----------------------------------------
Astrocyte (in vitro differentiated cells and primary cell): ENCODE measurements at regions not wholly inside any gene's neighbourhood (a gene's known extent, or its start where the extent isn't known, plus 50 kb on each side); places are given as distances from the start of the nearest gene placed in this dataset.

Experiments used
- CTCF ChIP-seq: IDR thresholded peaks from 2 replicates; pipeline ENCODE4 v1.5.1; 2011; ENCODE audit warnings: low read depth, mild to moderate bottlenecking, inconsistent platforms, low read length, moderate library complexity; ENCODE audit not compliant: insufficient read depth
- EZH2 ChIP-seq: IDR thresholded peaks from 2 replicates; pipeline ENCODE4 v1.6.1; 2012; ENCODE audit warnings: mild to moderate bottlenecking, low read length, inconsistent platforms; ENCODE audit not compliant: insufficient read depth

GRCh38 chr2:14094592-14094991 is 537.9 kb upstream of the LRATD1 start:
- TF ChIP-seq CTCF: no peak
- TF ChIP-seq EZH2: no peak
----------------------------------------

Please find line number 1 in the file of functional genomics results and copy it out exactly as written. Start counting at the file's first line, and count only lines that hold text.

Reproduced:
Astrocyte (in vitro differentiated cells and primary cell): ENCODE measurements at regions not wholly inside any gene's neighbourhood (a gene's known extent, or its start where the extent isn't known, plus 50 kb on each side); places are given as distances from the start of the nearest gene placed in this dataset.